The objective of this study was to assess the efficacy of paracetamol (acetaminophen) in the treatment of pain and disability in patients with non-specific low back pain. We conducted a systematic review of randomized controlled trials to assess the efficacy of paracetamol in the treatment of pain and disability in patients with non-specific low back pain. A search for randomized controlled trials was conducted using the Medline, Embase and CINAHL databases. Trials were eligible if they were randomized controlled trials comparing paracetamol to no treatment, placebo or another treatment in patients with non-specific low back pain. Two of the authors independently assessed trials for methodological quality on the PEDro Scale and extracted data. Continuous pain and disability data were converted to a common 0–10 scale; ordinal data were dichotomized (e.g., no pain, pain). The data was analyzed using the MIX version 1.61 meta-analysis software. Out of 205 unique articles found in the searches, 7 eligible trials were identified. The trials enrolled a total of 676 participants with 5 investigating acute low back pain, 1 investigating chronic low back pain and 1 investigating both. No trial provided data comparing paracetamol to placebo and only one trial compared paracetamol to no treatment. In general the trials were small (only 1 trial had >25 subjects per group) and of low methodological quality (only 2 had a score above 6 on the quality scale). All but one of the trials provided imprecise estimates of the effects of treatment with confidence intervals spanning clinically important beneficial and also harmful effects of paracetamol. No trial reported a statistically significant difference in favor of paracetamol. There is insufficient evidence to assess the efficacy of paracetamol in patients with low back pain. There is a clear need for large, high quality randomized controlled trials evaluating paracetamol, to provide reliable evidence of paracetamol’s effectiveness in patients with low back pain and to establish the validity of the recommendations in clinical guidelines.
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The authors would like to thank A/Professor Jane Latimer for critical review of the study protocol, A/Professor Rob Herbert for his assistance with statistical analyses and Brendan Wilson and Grant Mackay for assistance with proof reading of the manuscript. Chris Maher’s Research Fellowship is funded by the National Health and Medical Research Council of Australia. Mark Hancock’s Primary Care Post Graduate Scholarship was funded by the National Health and Medical Research council of Australia.
Search strategies (adapted from van Tulder et al. )
01. randomized controlled trial.pt, 02. controlled clinical trial.pt, 03. Randomized Controlled Trials/, 04. Random Allocation/, 05. Double-Blind Method/, 06. Single-Blind Method/, 07. or/1–6, 08. Animal/not Human/, 09. 7 not 8, 10. clinical trial.pt, 11. explode Clinical Trials/, 12. (clinic$ adj25 trial$).tw, 13. ((singl$ or doubl$ or treb$ or tripl$) adj (mask$ or blind$)).tw, 14. Placebos/, 15. placebo$.tw, 16. random$.tw, 17. Research Design/, 18. (latin adj square).tw, 19. or/10–18, 20. 19 not 8, 21. 20 not 9, 22. Comparative Study/, 23. explode Evaluation Studies/, 24. Follow-Up Studies/, 25. Prospective Studies/, 26. (control$ or prospective$ or volunteer$).tw, 27. Cross-Over Studies/, 28. or/22–27, 29. 28 not 8, 30. 29 not (9 or 21), 31. 9 or 21 or 30, 32. low back pain/, 33. low back pain.tw, 34. backache.tw, 35. lumbago, 36. or/32–35, 37. paracetamol.tw, 38. paracetamol/, 39. acetaminophen.tw, 40. acetaminophen/, 41. APAP.tw, 42. APAP/, 43. chemadol.tw, 44. duatrol.tw, 45. dymadon.tw, 46. febridol.tw, 47. panadol.tw, 48. panamax.tw, 49. parahexal.tw, 50. paralgin.tw, 51. parmol.tw, 52. perfalgan, 53. tylenol.tw, 54. or/37–53, 55. 31 and 36 and 54.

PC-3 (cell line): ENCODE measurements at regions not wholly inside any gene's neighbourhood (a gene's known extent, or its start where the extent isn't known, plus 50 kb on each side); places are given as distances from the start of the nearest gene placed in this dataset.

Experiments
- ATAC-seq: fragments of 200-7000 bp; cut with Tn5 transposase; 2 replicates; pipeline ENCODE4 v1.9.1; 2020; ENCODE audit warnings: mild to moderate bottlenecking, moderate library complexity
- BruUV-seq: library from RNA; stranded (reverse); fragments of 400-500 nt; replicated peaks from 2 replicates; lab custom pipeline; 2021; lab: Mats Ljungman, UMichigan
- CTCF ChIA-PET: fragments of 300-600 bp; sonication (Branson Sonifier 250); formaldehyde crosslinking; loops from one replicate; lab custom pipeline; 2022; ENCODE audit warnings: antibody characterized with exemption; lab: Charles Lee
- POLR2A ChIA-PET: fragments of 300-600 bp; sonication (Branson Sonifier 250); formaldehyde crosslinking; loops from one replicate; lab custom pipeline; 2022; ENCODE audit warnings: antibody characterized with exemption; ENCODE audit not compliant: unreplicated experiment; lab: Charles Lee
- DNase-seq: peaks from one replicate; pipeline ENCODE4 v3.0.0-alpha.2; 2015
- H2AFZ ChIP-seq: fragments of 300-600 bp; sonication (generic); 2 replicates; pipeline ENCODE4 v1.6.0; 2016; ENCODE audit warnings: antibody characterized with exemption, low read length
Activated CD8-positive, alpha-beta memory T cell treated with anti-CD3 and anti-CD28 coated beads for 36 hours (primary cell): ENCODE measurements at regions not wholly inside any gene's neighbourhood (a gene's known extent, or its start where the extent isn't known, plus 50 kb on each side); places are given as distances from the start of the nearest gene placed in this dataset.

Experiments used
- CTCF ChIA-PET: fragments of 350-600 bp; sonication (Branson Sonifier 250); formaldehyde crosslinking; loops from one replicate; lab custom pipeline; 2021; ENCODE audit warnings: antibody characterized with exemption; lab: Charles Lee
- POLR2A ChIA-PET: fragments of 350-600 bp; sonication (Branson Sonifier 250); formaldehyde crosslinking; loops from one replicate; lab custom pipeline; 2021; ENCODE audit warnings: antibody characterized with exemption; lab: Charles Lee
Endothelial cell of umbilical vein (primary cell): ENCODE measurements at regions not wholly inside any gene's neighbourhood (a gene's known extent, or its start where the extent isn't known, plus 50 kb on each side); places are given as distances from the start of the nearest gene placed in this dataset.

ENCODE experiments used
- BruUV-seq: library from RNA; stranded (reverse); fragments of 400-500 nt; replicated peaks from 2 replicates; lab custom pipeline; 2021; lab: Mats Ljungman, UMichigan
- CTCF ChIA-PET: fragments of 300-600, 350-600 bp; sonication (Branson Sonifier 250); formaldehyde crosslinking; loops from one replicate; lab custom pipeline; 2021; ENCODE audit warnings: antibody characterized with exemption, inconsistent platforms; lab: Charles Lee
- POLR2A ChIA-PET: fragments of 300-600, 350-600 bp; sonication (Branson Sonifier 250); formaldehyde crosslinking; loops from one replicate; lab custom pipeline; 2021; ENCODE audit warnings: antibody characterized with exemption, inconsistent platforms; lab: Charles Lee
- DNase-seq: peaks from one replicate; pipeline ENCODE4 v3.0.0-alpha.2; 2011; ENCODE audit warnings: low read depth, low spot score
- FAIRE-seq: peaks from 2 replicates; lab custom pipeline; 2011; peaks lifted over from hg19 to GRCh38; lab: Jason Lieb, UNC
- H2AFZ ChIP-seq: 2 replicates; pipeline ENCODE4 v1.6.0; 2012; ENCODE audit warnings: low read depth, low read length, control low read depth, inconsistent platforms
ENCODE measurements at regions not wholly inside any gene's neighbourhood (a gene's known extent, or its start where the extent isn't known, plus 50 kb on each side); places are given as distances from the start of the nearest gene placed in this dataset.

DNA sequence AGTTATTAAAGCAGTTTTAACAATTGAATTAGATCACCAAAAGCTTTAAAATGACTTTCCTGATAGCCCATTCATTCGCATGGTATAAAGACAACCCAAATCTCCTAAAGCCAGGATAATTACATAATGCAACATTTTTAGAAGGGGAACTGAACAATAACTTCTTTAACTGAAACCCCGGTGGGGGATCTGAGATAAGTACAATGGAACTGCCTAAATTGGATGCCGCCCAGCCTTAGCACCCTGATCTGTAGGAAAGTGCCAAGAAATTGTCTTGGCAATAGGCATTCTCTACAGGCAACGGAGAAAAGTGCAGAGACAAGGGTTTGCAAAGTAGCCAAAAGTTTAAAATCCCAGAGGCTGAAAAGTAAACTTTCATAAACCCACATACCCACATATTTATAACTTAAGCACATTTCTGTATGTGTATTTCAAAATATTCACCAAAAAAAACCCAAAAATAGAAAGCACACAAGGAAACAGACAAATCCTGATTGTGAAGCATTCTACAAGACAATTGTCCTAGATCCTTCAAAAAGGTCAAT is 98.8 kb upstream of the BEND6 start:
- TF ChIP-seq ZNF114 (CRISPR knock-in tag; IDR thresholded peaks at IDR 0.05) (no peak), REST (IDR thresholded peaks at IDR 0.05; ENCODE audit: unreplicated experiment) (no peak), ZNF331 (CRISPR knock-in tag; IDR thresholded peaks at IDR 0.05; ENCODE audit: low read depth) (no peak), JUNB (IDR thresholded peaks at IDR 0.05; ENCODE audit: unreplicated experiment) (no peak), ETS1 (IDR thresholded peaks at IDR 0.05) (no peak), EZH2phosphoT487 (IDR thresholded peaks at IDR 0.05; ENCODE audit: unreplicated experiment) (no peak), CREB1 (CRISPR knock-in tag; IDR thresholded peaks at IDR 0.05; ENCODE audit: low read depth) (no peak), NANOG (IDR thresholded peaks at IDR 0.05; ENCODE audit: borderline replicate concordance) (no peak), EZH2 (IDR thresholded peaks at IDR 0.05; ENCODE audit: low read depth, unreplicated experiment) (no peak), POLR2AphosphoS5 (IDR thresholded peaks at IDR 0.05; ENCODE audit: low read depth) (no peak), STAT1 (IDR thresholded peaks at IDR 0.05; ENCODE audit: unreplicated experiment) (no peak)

01. randomized controlled trial.pt, 02. controlled clinical trial.pt, 03. Randomized Controlled Trials/, 04. Random Assignment/, 05. Double-Blind Studies/, 06. Single-Blind Studies/, 07. or/1–6, 08. Animal/not Human/, 09. 7 not 8, 10. clinical trial.pt, 11. exp Clinical Trials/, 12. (clinic$ adj25 trial$).tw, 13. ((singl$ or doubl$ or treb$ or tripl$) adj (mask$ or blind$)).tw, 14. Placebos/, 15. placebo$.tw, 16. random$.tw, 17. Research Design/, 18. (latin adj square).tw, 19. or/10–18, 20. 19 not 8, 21. 20 not 9, 22. Comparative Study/, 23. exp Evaluation Studies/, 24. Follow-Up Studies/, 25 Prospective Studies/, 26. (control$ or prospective$ or volunteer$).tw, 27. Cross-Over Design/, 28. or/22–27, 29. 28 not 8, 30. 29 not (9 or 21), 31. 9 or 21 or 30, 32. low back pain/, 33. low back pain.tw, 34. backache.tw, 35. lumbago, 36. or/32–35, 37. paracetamol.tw, 38. paracetamol/, 39. acetaminophen.tw, 40. acetaminophen/, 41. APAP.tw, 42. APAP/, 43. chemadol.tw, 44. duatrol.tw, 45. dymadon.tw, 46. febridol.tw, 47. panadol.tw, 48. panamax.tw, 49. parahexal.tw, 50. paralgin.tw, 51. parmol.tw, 52. perfalgan, 53. tylenol.tw, 54. or/37–53, 55. 31 and 36 and 54.
(‘low back pain’ or ‘backache’ or lumbago’) and (‘paracetamol’ or ‘acetaminophen’ or ‘APAP’ or ‘chemadol’ or ‘duatrol’ or ‘dymadon’ or ‘febridol’ or ‘panadol’ or ‘panamax’ or ‘parahexal’ or ‘paralgin’ or ‘parmol’ or ‘perfalgan’ or ‘tylenol’).
Selecting the following limits: “Map to preferred terminology”, “Also search as free text”, “Include sub-terms/derivatives”, “All Years”, “Humans”, “EMBASE only”, “Controlled Clinical Trial” and “Randomized Controlled Trial”.
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Davies, R.A., Maher, C.G. & Hancock, M.J. A systematic review of paracetamol for non-specific low back pain. Eur Spine J 17, 1423 (2008). https://doi.org/10.1007/s00586-008-0783-x
- Low back pain